Hogrebe’s council committee, Voice of the Poor, wanted to create an alternative to payday loans by creating a loan program that charges just 3 percent interest, and offers a flexible repayment schedule and finance education.

To get the program funded, the committee reached out to St. Vincent de Paul conferences -- local groups usually attached to a parish and who work with a diocesan-wide council -- and asked for funding and marketing support for this new loan program.

With $15,000 from conference donations, the St. Vincent de Paul council approached another organization, the Catholic and Community Credit Union, for help in implementing the program.

The origins of the Catholic and Community Credit Union would make Yunus proud.

In 1938, a priest at St. Mary Parish in Belleville asked Rose Nevener if she would help people learn to save money. After each Sunday Mass, Nevener would sit at a card table and accept deposits, update passport accounts, and eventually make small loans.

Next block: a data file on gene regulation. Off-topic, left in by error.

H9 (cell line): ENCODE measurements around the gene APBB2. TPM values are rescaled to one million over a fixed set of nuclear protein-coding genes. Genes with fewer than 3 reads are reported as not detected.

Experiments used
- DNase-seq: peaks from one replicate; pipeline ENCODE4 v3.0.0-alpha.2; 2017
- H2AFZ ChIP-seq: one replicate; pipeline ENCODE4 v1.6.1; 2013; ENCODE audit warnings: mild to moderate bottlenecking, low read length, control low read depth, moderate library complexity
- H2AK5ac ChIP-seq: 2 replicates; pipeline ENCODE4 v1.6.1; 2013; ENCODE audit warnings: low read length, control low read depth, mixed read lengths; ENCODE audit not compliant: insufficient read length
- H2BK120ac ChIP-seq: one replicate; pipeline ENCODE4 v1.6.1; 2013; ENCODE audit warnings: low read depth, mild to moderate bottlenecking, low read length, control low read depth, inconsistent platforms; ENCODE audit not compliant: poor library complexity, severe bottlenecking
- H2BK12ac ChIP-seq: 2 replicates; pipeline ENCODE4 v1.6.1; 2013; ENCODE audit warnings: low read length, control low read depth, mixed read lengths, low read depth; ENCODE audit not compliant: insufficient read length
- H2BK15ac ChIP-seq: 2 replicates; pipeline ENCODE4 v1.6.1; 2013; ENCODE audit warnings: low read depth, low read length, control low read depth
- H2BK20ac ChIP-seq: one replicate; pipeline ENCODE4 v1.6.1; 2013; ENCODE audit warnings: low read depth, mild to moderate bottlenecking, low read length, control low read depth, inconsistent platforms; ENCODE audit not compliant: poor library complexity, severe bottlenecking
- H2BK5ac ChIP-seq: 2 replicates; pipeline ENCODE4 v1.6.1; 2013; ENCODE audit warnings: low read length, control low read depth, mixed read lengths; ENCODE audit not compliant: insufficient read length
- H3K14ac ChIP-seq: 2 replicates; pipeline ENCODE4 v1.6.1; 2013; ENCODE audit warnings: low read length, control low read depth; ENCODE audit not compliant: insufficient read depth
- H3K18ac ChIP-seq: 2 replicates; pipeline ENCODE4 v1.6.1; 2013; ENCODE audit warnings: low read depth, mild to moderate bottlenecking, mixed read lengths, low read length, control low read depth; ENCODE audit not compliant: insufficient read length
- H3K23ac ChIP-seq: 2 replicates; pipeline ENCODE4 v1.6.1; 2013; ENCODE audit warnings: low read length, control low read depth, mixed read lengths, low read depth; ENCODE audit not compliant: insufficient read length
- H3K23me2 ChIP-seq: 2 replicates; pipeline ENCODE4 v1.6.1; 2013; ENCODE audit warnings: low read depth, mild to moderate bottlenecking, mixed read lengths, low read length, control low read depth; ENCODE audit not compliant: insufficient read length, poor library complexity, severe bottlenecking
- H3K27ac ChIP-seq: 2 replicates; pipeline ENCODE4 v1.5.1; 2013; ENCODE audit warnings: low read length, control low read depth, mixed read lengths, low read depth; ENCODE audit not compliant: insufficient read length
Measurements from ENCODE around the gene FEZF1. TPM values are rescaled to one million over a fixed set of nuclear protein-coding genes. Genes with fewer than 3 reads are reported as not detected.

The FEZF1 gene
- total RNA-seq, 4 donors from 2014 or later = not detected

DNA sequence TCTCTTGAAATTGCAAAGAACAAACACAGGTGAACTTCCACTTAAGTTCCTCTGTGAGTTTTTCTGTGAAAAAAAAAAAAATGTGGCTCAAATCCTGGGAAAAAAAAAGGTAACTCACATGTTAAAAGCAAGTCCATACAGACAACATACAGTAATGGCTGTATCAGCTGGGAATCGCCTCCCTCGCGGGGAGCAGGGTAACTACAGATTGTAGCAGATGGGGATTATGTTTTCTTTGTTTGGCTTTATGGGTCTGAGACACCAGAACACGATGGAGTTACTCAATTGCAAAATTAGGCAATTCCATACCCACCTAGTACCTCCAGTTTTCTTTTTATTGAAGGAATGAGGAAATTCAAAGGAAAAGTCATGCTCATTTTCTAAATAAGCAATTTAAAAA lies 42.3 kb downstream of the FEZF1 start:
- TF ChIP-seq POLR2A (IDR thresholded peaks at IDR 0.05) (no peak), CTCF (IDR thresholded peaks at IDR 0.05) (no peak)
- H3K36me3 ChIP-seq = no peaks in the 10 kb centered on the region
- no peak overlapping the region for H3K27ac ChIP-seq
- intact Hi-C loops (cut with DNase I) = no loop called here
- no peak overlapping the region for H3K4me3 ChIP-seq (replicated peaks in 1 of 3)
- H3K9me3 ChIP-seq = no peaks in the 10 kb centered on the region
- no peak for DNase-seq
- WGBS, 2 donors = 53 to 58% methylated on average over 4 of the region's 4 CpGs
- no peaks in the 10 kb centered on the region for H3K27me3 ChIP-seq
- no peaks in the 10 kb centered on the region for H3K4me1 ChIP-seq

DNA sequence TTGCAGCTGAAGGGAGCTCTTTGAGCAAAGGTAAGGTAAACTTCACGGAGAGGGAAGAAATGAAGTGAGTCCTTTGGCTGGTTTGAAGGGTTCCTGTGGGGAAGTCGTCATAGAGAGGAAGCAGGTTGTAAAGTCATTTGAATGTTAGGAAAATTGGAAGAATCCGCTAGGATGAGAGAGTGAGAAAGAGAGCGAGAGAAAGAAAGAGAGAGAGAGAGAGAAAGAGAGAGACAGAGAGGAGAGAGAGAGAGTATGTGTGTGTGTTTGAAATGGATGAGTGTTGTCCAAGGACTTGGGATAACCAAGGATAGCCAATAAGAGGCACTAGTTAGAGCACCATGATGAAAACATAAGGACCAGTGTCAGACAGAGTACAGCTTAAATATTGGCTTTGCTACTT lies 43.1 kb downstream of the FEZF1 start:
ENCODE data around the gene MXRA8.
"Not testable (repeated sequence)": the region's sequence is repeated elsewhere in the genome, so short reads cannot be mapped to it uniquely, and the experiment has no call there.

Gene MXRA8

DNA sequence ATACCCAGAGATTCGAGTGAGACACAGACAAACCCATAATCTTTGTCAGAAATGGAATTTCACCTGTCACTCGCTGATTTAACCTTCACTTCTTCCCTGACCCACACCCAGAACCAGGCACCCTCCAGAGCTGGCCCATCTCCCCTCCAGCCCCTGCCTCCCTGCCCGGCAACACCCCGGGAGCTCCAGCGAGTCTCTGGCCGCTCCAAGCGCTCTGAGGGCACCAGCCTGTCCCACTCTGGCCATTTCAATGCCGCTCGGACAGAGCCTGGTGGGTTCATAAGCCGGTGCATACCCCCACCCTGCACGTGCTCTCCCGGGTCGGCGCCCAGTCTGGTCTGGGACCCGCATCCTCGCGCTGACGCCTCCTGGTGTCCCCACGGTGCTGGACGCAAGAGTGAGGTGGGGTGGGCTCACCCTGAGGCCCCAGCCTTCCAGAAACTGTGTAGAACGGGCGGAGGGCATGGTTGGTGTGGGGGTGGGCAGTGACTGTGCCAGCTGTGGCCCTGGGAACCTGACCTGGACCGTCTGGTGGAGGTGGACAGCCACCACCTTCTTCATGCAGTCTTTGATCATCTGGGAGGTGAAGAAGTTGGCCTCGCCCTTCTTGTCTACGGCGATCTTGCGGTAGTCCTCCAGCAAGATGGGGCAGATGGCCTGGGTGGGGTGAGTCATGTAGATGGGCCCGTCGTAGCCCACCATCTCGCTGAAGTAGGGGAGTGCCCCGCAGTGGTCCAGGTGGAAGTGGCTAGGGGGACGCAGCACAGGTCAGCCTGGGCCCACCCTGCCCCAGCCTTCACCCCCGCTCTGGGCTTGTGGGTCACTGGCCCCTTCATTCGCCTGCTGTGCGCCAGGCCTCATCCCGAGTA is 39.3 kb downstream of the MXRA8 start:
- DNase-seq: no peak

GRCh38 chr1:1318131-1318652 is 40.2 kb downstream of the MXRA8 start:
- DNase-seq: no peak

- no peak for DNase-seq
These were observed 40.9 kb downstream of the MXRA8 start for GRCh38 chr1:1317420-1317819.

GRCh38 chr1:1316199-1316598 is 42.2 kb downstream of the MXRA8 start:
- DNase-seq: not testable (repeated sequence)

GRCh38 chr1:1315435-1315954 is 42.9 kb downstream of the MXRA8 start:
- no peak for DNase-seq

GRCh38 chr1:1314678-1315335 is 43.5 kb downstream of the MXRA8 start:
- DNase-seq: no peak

With $90 in hand, St. Mary’s Credit Union was formed. Soon other Catholic parishes in the diocese joined.

Meanwhile, Protestant churches established their own “community” credit union.

In the early 1950s, the two credit unions merged to form today’s enterprise, which consists of approximately 10,000 members, three branches, 28 employees and $72 million in assets, serving St. Clair, Madison and Monroe counties.

The credit union is open to all residents in the three counties and is no longer formally Catholic or Protestant, though its mission statement would be acceptable to both groups.

At the time of Nevener’s death in 1989, the credit union had $8 million in assets. For her groundbreaking work, Nevener was posthumously inducted into the Illinois Credit Union Hall of Fame.